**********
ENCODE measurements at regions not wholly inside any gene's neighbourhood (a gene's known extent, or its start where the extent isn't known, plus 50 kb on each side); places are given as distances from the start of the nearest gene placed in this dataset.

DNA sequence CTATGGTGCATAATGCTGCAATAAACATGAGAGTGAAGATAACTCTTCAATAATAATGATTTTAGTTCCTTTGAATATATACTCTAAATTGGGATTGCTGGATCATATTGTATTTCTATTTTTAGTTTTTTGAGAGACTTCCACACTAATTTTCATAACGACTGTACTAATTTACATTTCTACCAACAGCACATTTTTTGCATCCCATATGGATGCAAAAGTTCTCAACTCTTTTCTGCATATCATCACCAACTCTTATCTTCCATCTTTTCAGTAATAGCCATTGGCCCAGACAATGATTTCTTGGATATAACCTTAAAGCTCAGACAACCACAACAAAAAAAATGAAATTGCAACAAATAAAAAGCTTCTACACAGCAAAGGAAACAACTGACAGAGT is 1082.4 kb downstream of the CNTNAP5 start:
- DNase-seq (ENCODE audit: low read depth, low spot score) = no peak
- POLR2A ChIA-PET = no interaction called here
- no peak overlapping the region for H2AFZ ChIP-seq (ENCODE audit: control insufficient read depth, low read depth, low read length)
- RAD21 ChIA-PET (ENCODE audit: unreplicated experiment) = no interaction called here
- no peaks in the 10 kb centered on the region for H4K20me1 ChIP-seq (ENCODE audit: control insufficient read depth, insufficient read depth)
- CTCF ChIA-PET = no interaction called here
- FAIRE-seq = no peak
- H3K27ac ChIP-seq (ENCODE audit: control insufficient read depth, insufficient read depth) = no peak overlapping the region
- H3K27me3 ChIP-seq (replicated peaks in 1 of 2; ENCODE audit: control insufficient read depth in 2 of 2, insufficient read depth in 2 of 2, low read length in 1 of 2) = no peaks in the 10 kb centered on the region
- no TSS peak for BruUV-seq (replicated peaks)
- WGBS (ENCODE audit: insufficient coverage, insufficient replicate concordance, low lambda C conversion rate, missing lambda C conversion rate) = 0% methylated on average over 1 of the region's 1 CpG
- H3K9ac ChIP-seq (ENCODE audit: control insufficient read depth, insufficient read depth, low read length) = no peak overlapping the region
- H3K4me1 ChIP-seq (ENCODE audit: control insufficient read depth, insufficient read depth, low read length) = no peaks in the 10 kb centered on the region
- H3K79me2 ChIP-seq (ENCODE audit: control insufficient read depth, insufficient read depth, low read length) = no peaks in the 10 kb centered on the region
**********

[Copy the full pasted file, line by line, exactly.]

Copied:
ENCODE measurements at regions not wholly inside any gene's neighbourhood (a gene's known extent, or its start where the extent isn't known, plus 50 kb on each side); places are given as distances from the start of the nearest gene placed in this dataset.

DNA sequence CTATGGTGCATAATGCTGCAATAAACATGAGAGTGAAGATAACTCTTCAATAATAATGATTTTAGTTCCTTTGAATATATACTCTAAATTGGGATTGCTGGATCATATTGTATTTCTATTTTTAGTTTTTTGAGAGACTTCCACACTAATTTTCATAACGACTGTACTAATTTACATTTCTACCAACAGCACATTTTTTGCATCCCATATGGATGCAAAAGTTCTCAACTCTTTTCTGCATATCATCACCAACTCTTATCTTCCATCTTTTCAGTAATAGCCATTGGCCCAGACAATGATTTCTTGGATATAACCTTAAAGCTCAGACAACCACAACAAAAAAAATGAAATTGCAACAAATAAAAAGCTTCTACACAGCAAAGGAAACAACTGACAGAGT is 1082.4 kb downstream of the CNTNAP5 start:
- DNase-seq (ENCODE audit: low read depth, low spot score) = no peak
- POLR2A ChIA-PET = no interaction called here
- no peak overlapping the region for H2AFZ ChIP-seq (ENCODE audit: control insufficient read depth, low read depth, low read length)
- RAD21 ChIA-PET (ENCODE audit: unreplicated experiment) = no interaction called here
- no peaks in the 10 kb centered on the region for H4K20me1 ChIP-seq (ENCODE audit: control insufficient read depth, insufficient read depth)
- CTCF ChIA-PET = no interaction called here
- FAIRE-seq = no peak
- H3K27ac ChIP-seq (ENCODE audit: control insufficient read depth, insufficient read depth) = no peak overlapping the region
- H3K27me3 ChIP-seq (replicated peaks in 1 of 2; ENCODE audit: control insufficient read depth in 2 of 2, insufficient read depth in 2 of 2, low read length in 1 of 2) = no peaks in the 10 kb centered on the region
- no TSS peak for BruUV-seq (replicated peaks)
- WGBS (ENCODE audit: insufficient coverage, insufficient replicate concordance, low lambda C conversion rate, missing lambda C conversion rate) = 0% methylated on average over 1 of the region's 1 CpG
- H3K9ac ChIP-seq (ENCODE audit: control insufficient read depth, insufficient read depth, low read length) = no peak overlapping the region
- H3K4me1 ChIP-seq (ENCODE audit: control insufficient read depth, insufficient read depth, low read length) = no peaks in the 10 kb centered on the region
- H3K79me2 ChIP-seq (ENCODE audit: control insufficient read depth, insufficient read depth, low read length) = no peaks in the 10 kb centered on the region